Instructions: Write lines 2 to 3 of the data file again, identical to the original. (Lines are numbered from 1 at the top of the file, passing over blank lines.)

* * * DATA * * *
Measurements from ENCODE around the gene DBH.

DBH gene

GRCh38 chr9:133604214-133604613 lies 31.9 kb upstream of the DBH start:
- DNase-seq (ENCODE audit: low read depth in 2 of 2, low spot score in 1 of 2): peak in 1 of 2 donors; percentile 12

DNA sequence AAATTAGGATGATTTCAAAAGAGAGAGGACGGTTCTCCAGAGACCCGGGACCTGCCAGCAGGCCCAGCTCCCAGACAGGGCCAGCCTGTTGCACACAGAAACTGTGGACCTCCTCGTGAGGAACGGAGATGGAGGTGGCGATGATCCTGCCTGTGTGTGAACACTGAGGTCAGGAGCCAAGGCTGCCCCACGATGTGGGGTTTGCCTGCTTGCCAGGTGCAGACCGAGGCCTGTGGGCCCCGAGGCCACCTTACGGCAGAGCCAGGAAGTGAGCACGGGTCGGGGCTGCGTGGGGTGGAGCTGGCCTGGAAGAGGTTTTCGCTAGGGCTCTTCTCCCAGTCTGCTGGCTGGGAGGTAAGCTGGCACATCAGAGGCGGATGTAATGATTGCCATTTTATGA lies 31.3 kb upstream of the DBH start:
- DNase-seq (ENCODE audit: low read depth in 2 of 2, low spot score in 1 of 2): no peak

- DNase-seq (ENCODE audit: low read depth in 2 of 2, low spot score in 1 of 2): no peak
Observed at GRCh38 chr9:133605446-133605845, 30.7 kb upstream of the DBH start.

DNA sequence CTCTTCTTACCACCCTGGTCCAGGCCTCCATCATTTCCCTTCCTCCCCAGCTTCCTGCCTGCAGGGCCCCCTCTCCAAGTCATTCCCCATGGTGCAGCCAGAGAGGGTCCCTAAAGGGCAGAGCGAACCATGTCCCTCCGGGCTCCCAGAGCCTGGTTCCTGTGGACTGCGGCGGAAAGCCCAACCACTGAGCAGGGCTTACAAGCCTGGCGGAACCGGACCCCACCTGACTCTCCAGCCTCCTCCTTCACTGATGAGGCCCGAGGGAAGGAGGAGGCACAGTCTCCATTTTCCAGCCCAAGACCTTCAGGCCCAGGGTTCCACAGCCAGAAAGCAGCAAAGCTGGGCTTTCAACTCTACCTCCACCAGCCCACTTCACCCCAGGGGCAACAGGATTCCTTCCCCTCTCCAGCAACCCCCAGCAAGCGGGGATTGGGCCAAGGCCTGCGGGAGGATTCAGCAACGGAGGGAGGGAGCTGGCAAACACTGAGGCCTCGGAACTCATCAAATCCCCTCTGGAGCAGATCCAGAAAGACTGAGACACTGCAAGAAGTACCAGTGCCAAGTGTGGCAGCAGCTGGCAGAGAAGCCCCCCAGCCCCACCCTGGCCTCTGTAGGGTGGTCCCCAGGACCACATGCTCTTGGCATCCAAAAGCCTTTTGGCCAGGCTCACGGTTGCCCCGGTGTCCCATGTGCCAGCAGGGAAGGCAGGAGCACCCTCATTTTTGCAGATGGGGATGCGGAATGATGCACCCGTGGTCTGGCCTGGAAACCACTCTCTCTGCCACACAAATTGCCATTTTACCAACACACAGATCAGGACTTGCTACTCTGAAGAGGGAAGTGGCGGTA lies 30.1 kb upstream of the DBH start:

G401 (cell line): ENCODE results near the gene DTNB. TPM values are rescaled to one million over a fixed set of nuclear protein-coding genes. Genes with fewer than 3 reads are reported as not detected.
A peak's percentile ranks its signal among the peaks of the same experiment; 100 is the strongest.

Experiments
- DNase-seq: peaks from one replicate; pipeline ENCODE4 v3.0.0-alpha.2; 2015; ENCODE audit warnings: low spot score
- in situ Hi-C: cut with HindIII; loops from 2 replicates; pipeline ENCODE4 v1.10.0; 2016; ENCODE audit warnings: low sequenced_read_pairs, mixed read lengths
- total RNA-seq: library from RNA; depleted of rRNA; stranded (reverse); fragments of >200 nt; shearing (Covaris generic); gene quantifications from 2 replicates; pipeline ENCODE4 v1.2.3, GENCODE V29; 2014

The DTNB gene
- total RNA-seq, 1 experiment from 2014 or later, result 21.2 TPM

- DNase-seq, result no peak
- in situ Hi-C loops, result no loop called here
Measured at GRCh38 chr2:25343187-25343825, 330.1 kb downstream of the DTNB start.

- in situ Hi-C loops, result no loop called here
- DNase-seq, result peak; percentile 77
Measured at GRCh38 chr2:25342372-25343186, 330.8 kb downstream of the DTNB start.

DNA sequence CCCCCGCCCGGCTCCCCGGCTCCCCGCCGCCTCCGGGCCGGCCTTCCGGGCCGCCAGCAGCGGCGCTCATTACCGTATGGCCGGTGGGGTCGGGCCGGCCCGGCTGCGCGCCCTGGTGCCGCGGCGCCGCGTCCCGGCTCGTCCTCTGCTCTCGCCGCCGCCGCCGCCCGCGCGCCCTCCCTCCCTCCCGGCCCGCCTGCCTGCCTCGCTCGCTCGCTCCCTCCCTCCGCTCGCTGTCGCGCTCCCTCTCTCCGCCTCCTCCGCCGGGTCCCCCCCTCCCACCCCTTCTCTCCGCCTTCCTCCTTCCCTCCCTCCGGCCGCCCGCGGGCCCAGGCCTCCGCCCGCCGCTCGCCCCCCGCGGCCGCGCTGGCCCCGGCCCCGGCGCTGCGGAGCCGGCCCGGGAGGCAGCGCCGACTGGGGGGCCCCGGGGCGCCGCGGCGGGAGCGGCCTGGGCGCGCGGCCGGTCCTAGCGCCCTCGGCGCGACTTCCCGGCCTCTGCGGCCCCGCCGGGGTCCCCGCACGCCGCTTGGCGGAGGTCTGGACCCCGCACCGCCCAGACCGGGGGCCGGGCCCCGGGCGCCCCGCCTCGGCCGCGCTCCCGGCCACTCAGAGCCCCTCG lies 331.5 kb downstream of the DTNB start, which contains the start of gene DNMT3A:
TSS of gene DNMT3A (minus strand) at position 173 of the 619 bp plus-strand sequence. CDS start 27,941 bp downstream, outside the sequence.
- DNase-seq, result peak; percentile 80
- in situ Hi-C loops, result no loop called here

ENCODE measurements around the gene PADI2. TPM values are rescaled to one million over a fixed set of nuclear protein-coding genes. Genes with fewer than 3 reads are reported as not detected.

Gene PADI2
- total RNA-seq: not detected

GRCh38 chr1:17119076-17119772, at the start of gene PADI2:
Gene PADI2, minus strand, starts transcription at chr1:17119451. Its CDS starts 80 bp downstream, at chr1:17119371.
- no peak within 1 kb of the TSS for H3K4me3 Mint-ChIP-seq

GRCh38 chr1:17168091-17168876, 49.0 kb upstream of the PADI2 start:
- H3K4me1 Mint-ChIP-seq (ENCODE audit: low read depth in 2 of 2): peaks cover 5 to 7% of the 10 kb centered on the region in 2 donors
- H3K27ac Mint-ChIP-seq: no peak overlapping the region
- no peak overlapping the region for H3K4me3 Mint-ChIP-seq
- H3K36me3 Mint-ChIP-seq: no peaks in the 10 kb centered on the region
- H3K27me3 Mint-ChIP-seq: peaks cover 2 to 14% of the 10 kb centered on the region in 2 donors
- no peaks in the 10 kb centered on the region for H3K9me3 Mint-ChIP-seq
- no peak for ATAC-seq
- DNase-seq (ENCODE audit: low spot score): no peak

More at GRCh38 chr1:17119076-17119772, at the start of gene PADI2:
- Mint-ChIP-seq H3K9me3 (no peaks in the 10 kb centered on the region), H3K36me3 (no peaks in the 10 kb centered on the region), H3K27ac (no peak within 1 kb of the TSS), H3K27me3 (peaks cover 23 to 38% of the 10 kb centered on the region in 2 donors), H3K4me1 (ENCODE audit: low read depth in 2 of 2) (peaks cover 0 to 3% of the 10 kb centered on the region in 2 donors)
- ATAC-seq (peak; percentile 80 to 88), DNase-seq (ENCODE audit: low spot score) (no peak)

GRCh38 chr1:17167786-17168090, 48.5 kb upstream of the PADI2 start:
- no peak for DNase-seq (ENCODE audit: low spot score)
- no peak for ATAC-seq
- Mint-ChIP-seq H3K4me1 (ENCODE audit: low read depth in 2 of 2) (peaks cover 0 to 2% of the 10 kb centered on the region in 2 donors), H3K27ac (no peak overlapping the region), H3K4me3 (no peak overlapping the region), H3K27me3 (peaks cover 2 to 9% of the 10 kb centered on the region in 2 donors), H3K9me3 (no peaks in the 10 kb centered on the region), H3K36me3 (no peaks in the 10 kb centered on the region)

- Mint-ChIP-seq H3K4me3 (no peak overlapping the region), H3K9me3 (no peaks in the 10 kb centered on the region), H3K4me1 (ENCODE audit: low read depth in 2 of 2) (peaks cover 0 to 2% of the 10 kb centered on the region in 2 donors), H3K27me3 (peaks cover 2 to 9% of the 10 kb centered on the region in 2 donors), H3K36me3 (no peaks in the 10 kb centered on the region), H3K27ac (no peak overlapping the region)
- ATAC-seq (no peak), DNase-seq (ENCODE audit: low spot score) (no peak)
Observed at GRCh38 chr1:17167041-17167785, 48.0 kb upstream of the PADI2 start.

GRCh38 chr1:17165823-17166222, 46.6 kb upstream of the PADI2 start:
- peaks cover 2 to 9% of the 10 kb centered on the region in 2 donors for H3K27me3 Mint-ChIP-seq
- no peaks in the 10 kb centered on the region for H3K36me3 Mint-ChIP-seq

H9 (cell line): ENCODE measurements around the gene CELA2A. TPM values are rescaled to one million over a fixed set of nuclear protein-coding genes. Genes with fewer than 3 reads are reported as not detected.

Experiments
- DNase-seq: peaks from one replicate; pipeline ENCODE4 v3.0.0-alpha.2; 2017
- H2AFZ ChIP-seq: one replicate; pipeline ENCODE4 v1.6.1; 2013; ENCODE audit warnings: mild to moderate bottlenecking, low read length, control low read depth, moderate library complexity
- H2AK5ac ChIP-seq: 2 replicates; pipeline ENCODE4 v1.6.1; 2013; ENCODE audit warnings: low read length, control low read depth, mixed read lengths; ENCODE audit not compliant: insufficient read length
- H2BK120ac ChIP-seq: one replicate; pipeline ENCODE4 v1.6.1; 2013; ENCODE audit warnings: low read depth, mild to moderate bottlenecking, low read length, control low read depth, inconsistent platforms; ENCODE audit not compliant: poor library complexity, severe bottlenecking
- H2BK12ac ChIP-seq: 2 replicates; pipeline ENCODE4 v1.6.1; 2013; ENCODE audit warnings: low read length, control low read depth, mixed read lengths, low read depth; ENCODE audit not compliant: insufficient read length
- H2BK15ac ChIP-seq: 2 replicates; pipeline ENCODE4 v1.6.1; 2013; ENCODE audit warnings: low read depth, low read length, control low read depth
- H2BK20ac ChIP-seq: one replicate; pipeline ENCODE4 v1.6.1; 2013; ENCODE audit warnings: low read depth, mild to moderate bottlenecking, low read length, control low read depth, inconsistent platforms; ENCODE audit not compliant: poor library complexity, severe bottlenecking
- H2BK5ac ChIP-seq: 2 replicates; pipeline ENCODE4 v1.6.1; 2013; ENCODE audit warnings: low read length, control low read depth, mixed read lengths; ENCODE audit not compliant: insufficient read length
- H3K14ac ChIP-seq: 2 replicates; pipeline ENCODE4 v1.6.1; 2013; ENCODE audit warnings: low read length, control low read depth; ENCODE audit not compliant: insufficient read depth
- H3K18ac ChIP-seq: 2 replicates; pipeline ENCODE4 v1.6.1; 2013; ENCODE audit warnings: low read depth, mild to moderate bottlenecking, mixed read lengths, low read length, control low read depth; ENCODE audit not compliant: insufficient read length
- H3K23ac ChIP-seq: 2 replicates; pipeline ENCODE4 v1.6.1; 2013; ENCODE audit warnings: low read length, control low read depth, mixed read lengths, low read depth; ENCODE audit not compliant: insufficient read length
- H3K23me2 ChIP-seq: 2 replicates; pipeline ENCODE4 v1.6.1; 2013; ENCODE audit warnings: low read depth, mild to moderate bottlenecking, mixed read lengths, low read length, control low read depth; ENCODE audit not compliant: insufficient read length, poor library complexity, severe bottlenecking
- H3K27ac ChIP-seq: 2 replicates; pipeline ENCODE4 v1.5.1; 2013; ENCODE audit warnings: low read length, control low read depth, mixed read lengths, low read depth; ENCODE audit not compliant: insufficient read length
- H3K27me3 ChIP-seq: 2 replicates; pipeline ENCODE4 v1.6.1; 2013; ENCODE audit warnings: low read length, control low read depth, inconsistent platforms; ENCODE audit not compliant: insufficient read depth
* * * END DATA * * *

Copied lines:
DBH gene

GRCh38 chr9:133604214-133604613 lies 31.9 kb upstream of the DBH start: